I would like to emulate various n-bit binary floating-point formats, each with a specified e_max and e_min, with p bits of precision. I would like these formats to emulate subnormal numbers, faithful to the IEEE-754 standard.

Naturally, my search has lead me to the MPFR library, being IEEE-754 compliant and able to support subnormals with the mpfr_subnormalize() function. However, I've ran into some confusion using mpfr_set_emin() and mpfr_set_emax() to correctly set up a subnormal-enabled environment. I will use IEEE double-precision as an example format, since this is the example used in the MPFR manual:


mpfr_set_default_prec (53);
mpfr_set_emin (-1073); mpfr_set_emax (1024);

The above code is from the MPFR manual in the above link - note that neither e_max nor e_min are equal to the expected values for double. Here, p is set to 53, as expected of the double type, but e_max is set to 1024, rather than the correct value of 1023, and e_min is set to -1073; well below the correct value of -1022. I understand that setting the exponent bounds too tightly results in overflow/underflow in intermediate computations in MPFR, but I have found that setting e_min exactly is critical for ensuring correct subnormal numbers; too high or too low causes a subnormal MPFR result (updated with mprf_subnormalize()) to differ from the corresponding double result.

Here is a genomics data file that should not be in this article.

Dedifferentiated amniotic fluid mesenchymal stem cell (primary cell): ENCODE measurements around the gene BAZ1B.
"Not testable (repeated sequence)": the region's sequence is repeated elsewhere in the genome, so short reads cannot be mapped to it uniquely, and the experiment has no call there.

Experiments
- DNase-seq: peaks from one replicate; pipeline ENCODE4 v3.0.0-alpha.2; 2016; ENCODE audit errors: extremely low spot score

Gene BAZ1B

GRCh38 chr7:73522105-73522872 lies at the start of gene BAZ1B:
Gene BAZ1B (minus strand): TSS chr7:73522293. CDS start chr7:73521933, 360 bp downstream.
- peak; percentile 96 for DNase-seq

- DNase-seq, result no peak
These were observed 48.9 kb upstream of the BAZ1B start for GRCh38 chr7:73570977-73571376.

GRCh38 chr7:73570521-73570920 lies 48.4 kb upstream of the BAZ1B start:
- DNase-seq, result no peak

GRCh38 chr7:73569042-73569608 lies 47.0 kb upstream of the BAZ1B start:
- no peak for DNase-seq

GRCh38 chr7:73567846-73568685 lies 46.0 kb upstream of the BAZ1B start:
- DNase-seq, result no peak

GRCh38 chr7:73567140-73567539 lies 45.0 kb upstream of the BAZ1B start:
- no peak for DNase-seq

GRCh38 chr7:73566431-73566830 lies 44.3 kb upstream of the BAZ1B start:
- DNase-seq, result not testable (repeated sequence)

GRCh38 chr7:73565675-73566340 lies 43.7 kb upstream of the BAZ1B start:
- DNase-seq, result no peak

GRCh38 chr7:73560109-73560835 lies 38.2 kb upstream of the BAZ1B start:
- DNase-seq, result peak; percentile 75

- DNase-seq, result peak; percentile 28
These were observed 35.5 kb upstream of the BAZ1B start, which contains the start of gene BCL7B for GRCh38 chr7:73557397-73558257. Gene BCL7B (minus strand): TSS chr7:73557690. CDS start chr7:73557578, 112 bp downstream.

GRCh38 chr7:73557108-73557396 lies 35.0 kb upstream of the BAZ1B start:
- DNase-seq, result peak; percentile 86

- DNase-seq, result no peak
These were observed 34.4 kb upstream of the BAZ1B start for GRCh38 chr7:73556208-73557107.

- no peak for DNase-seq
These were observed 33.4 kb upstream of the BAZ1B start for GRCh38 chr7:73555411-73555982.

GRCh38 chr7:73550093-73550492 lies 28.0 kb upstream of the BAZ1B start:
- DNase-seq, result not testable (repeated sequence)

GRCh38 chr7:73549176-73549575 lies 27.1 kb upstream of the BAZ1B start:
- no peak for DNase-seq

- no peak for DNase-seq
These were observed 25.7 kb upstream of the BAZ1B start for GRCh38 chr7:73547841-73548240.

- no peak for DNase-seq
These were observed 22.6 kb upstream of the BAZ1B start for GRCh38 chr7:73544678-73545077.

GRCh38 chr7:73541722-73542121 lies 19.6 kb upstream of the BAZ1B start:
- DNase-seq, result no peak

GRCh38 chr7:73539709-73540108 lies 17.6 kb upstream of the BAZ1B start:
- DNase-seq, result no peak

My question is how should one decide which values to pass to mpfr_set_emax() and (especially) mpfr_set_emin(), in order to guarantee correct subnormal behaviour for a floating-point format with exponent bounds e_max and e_min? There doesn't seem to be any detailed documentation or discussion on the matter.

With all my thanks,


EDIT 30/07/16: Here is a small program which demonstrates the choice of e_max and e_min for single-precision numbers.

#include <iostream>
#include <cmath>
#include <float.h>
#include <mpfr.h>

using namespace std;

int main (int argc, char *argv[]) {

    // Actual float emin and emax values don't work at all
    //mpfr_set_emin (-126);
    //mpfr_set_emin (127);

    // Not quite
    //mpfr_set_emin (-147);
    //mpfr_set_emax (127);